Second woman says Ga. Republican Senate candidate Herschel Walker paid for abortion
A second woman is accusing Georgia Senate nominee Herschel Walker of pressuring her into having an abortion, calling the Republican a "hypocrite" for campaigning against abortion access while allegedly pushing her to get one in 1993.
"Herschel Walker is a hypocrite and he is not fit to be a U.S. senator," an anonymous woman who went by the name Jane Doe said in a Wednesday press conference. "We don't need people in the U.S. Senate who profess one thing and do another."
The woman is declining to share her identity out of safety concerns, according to her attorney Gloria Allred, and came forward after hearing Walker deny allegations from another woman who said he paid for her to have an abortion. NPR has not been able to independently corroborate either woman's claims.
Jane Doe said she had an affair with Walker while he was married to his first wife Cindy Grossman from 1987 until the alleged abortion in 1993, and claimed Walker drove her to an abortion clinic and paid for the procedure after she backed out of an initial attempt.
"I went to a clinic in Dallas, but I simply couldn't go through with it," the woman said. "I left the clinic in tears. When I told Herschel what had happened, he was upset and said that he was going to go back with me to the clinic the next day for me to have the abortion."
The woman, who said she is a registered independent but voted for former President Donald Trump in 2016 and 2020, said she was motivated to speak out after seeing Walker deny allegations made in a series of stories by The Daily Beast that he pressured a then-girlfriend to have two abortions.
"Particularly, I saw him state that the woman's claims were not true because he never signed any cards using the letter 'H,'" she said. "I knew that was not true because he had often signed letters to me using H."
During a press conference, Allred shared several items that Doe had from her relationship with Walker, including a photo of Walker in her hotel room while he was at a training camp in Minnesota, letters from Walker to the woman and her parents, and an alleged voicemail that Walker left while in France for the Winter Olympics in 1992.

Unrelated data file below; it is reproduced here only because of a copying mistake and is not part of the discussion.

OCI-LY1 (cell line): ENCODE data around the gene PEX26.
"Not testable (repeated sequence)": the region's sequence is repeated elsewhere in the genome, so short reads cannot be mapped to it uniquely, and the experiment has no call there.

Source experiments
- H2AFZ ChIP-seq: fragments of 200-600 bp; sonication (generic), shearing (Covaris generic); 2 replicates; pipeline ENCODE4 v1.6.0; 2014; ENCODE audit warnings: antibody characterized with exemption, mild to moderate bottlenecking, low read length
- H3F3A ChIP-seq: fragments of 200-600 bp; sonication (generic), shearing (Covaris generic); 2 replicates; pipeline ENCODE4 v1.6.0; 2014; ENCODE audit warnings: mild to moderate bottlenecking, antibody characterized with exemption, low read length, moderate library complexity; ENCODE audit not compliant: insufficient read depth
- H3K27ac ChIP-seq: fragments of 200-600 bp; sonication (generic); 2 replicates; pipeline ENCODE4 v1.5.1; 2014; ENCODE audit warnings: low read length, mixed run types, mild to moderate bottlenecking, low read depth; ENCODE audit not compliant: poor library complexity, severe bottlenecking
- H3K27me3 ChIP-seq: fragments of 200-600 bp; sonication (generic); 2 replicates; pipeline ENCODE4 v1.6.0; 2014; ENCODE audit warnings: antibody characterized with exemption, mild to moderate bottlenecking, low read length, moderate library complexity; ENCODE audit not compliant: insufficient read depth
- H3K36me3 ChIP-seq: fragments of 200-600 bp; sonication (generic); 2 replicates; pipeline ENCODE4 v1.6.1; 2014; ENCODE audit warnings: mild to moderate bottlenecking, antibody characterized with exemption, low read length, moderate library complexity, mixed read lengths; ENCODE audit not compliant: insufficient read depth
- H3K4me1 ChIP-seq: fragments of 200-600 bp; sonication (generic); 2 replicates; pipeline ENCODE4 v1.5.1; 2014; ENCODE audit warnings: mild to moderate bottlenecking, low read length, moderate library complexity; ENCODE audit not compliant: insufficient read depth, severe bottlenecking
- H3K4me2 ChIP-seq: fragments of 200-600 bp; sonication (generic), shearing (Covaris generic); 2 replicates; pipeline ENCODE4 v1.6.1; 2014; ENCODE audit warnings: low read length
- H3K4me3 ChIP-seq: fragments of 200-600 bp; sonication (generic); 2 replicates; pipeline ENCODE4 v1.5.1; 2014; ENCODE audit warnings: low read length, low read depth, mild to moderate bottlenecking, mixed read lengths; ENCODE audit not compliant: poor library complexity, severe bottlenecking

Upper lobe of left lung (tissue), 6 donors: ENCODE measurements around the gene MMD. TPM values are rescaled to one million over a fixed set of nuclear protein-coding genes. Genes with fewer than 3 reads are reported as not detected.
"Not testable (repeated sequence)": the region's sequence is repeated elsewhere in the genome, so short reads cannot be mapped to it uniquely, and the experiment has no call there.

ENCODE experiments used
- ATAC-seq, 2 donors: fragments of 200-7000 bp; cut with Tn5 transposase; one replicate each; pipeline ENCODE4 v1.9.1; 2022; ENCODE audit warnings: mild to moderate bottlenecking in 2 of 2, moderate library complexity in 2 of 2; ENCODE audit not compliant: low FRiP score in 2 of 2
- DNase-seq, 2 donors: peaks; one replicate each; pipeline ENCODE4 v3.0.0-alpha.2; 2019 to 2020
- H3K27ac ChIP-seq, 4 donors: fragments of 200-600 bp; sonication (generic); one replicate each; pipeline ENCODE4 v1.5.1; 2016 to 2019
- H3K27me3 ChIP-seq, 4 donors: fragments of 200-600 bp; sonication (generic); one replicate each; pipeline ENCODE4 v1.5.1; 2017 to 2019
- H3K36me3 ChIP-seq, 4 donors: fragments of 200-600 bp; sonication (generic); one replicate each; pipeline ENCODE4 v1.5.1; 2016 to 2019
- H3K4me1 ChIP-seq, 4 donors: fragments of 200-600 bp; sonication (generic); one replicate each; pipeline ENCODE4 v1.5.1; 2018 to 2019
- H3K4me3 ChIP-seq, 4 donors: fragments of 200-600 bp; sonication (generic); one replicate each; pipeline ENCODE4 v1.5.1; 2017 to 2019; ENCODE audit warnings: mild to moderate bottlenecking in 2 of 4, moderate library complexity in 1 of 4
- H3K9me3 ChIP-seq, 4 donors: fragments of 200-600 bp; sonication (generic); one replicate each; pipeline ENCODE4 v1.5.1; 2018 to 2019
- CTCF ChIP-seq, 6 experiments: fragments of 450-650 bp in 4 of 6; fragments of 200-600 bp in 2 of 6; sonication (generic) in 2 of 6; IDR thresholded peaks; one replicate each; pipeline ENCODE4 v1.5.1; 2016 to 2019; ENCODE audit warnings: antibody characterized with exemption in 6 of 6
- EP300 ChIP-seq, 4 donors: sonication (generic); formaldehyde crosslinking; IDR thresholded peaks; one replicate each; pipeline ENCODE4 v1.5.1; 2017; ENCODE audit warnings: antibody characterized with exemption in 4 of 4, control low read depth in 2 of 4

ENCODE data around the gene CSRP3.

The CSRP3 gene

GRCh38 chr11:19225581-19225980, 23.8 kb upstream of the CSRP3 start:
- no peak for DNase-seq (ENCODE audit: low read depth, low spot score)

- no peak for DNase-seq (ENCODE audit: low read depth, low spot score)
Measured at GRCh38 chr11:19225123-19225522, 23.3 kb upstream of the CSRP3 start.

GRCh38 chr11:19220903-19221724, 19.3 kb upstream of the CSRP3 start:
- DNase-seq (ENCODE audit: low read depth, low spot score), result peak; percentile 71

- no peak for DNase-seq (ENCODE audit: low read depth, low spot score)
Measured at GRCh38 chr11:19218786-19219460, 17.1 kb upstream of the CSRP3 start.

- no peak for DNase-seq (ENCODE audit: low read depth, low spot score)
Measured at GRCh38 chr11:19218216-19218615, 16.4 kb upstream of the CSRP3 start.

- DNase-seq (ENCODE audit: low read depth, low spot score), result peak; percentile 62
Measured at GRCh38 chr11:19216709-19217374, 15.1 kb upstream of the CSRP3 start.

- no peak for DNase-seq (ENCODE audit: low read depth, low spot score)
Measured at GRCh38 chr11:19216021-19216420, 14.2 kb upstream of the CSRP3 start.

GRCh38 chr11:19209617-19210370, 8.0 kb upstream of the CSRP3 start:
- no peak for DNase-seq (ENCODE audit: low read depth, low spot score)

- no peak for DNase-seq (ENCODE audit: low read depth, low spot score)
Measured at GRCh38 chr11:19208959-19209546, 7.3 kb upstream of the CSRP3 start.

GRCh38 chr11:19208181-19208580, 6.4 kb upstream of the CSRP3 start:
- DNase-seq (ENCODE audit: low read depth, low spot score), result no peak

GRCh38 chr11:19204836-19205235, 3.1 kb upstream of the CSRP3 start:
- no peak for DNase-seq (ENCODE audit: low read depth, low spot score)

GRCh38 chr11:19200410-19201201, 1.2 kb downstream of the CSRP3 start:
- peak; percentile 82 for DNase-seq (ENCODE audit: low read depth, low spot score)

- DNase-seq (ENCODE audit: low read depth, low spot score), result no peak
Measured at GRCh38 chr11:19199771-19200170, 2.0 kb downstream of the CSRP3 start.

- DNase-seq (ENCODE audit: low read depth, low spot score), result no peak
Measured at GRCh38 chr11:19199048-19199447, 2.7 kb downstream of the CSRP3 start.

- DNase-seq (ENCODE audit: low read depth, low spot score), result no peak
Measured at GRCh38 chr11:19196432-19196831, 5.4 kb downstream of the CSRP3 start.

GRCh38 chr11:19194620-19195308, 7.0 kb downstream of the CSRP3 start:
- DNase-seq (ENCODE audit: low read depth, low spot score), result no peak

"What I can do is, I'm trying to call you back while I'm here, but I have to call you, like, early in the morning cause it's late at night there when I'm up and the restaurant is open," Walker allegedly says in a voicemail recording. "But I keep trying to call you. I want to say I love you."
Walker has continued to deny any and all claims he paid for an abortion, including on the campaign trail Wednesday. Just before the second woman's allegations became public, Walker deflected questions from reporters by dismissing the story before specific claims had been made.
"You know, guys, I'm done with this foolishness," he said after an event in northeast Georgia. "I've already told people this is a lie."
South Carolina Sen. Lindsey Graham, who was campaigning with Walker and is one of several Senate Republicans who have made the trek to Georgia in hopes of winning the majority this November, attacked Allred and tried to downplay the accusations.
"People here are not going to tolerate it, there's going to be a backlash in Georgia," Graham said. "This is coming from L.A. It's coming from an activist Democratic celebrity lawyer who went to the 2016 convention for Hillary Clinton, and people in Georgia are not this dumb."
Walker's blanket denial of ever paying for an abortion comes as the first-time candidate has sought to walk back his hardline stance on abortion in a state that has recently seen top races decided by tens of thousands of votes.
The Trump-backed candidate previously expressed support for a federal abortion ban with no exceptions for rape, incest or the life of the mother, but falsely claimed in a recent debate that he always preferred Georgia's new law that effectively bans most abortions after cardiac activity is detected, around six weeks into pregnancy.
Walker has lagged in fundraising and most polls to Democratic Sen. Raphael Warnock, who has largely framed the abortion stories as part of a pattern of false statements and exaggerations surrounding Walker's campaign, like overstating his personal backstory and business accomplishments.
"We know Herschel Walker has a problem with the truth, a problem answering questions, and a problem taking responsibility for his actions," Warnock's deputy campaign manager Rachel Petri said in a statement. "Today's new report is just the latest example of a troubling pattern we have seen play out again and again and again. Herschel Walker shouldn't be representing Georgians in the U.S. Senate."
It is not yet clear how the allegations about Walker or his vehement denials will affect the Senate race, especially as more than one million Georgians have already cast their ballots.
Polling conducted after the initial stories about Walker's first alleged abortion payment saw support for the Republican slightly decline, though oftentimes within the margin of error. A recent Monmouth survey of Georgia voters already found a majority of voters have an unfavorable opinion of Walker, including a notable number of Republicans.
If no candidate wins more than 50% of the vote, the race would head to a Dec. 6 runoff that could once again decide control of the U.S. Senate.
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